On its homepage, Bravo Kids Media encourages young girls to use their talents to “help” fictional people living in the digital world. But are these games really ideal for children when children as young as 8 years old are affected by eating disorders? Can we really be OK with them playing this game knowing that the U.S. has the highest rate of plastic surgeries with 4.2 million procedures performed?
For those concerned about these games and the message they’re sending about beauty, here are a few ideas to help keep them from kids.
1. Sign a petition against the games.
There are currently eight petitions online that you can sign, including one that was created by a representative from The Butterfly Foundation, EMBodIED and Endangered Bodies Australia. Along with creating this petition, Danni Rowlands created a powerful reminder in the form of a hashtag: #SurgeryIsNotaGame.
2. Check your child’s electronic devices.
Do regular check-ins to see what they’re looking at online, what they’ve downloaded and what they’re playing. Do they have the plastic surgery apps on their iOS or Android devices? If so, delete them and check to see what parental controls are available to you.
3. Talk to other parents.
Even if you check and remove unwanted apps on your child’s personal devices, they may have access to these games on a friend’s device. Talk to the parents of your child’s friends and mention the games to them. Tell them your concerns and ask them to check their own child’s devices for these games.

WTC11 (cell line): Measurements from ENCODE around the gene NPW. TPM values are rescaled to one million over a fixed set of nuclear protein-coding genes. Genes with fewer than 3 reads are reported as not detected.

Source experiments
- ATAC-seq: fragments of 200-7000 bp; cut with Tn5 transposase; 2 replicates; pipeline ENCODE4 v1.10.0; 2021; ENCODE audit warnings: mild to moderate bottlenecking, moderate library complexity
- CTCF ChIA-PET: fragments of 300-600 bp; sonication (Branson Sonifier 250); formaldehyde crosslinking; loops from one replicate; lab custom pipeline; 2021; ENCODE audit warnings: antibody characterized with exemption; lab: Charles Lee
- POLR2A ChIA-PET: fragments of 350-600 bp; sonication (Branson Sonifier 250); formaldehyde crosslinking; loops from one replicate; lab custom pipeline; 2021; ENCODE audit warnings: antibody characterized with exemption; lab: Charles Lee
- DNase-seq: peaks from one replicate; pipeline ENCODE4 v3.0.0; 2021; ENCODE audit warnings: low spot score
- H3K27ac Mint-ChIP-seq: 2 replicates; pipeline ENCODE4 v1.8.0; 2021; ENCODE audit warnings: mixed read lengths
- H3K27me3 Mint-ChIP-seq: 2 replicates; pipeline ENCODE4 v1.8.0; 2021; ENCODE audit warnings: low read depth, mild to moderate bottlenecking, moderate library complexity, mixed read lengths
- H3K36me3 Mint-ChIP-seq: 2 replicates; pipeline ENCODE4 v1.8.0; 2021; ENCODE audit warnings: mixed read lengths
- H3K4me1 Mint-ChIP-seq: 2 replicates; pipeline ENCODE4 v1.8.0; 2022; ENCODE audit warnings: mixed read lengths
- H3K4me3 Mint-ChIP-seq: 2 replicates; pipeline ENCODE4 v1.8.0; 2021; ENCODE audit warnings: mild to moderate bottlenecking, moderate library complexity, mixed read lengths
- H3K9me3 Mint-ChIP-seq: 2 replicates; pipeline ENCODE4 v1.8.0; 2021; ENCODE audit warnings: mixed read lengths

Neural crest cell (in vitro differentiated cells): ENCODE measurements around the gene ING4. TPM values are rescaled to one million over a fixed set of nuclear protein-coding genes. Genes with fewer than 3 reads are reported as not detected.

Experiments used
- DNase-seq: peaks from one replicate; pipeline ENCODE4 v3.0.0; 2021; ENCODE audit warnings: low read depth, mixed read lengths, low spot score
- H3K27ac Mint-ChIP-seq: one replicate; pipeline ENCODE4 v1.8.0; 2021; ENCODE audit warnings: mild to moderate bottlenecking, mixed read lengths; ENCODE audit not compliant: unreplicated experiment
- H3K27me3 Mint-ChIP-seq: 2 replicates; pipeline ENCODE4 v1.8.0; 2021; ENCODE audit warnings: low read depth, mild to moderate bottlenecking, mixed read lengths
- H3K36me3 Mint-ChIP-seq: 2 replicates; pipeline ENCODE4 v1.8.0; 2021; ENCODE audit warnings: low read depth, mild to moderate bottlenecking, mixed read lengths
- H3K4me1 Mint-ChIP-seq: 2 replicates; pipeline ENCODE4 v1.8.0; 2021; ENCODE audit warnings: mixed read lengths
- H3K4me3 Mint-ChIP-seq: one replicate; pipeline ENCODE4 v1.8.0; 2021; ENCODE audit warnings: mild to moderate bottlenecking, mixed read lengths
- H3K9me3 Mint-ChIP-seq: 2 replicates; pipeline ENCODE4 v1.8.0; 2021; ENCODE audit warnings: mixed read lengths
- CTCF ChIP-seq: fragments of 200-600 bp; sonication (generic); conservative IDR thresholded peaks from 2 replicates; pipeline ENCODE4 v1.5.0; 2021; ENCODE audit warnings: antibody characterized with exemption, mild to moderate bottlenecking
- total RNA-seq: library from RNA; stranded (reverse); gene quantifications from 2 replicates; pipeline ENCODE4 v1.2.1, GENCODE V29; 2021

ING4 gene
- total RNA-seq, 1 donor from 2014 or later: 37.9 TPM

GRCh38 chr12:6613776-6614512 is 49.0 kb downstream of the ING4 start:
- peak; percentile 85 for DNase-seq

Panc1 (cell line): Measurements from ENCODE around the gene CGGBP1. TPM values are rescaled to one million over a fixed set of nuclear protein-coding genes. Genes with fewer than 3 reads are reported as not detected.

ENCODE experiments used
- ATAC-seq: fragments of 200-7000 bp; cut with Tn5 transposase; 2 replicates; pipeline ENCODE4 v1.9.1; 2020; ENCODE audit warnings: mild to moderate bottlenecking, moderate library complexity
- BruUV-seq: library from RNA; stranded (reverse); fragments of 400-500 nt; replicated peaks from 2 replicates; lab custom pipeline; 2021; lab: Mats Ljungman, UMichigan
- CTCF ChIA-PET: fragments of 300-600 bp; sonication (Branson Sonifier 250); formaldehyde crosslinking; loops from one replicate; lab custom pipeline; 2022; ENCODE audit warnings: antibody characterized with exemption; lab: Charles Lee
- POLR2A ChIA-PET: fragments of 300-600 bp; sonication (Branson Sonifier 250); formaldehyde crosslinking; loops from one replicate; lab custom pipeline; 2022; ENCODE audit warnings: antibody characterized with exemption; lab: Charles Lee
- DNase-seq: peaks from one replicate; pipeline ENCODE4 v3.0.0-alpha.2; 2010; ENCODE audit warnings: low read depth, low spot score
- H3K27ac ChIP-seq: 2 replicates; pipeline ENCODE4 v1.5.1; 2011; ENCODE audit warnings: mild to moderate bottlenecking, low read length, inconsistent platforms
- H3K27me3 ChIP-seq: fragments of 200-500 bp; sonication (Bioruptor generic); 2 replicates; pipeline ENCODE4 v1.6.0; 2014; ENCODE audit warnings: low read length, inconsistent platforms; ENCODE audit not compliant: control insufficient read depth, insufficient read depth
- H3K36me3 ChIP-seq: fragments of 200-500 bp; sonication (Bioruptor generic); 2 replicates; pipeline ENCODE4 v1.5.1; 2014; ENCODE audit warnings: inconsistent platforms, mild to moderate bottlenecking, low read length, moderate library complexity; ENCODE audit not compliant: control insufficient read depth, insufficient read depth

4. Use the power of social media.
Share this article and other articles about the apps to educate others. Use the hashtag #SurgeryIsNotaGame with any social media posts you make about the apps.
5. Whether your child is playing the game or not, make it a habit to remind your child of their worth – and that beauty goes beyond just looks.
On average, children see more than 25,000 ads per year. From beauty products to fashion trends, we need to remind our children that beauty goes beyond our clothes and our makeup. We need to remind them that many of the models they see are often photoshopped. Let them know they’re beautiful just the way they are and don’t just focus on their appearance. Remind your child how good they are at sports, writing and math. Tell them how funny they are, or how you love their creativity and ability to think outside the box.
6. If your child is playing the game, ask them why they like it.
Have a conversation and ask questions. Try and understand what attracts them to the game. Are they drawn to it out of pure curiosity or is there something deeper at play?
7. Let your children know that people with birthmarks, acne or ‘bigger’ noses don’t always consider themselves ‘ugly.’
Yes, many people struggle to accept their acne or facial difference, but most don’t consider themselves “cursed.” These games add to problematic beauty stereotypes, but you can help break them.
Find blogs from people with facial differences or follow body positive Instagramers and let your children learn from them. Let them see everyday people making a difference and help them realize there is beauty in everyone. No matter what they look like or don’t look like.
8. Teach them the realities of plastic surgery.
Let them know that plastic surgery isn’t a simple process. There are risks of complications and infection. And, for some people born with body or facial differences, plastic surgery or reconstructive surgery (as I prefer to call it for people with body differences) isn’t always the “answer.”
Images courtesy of Google Play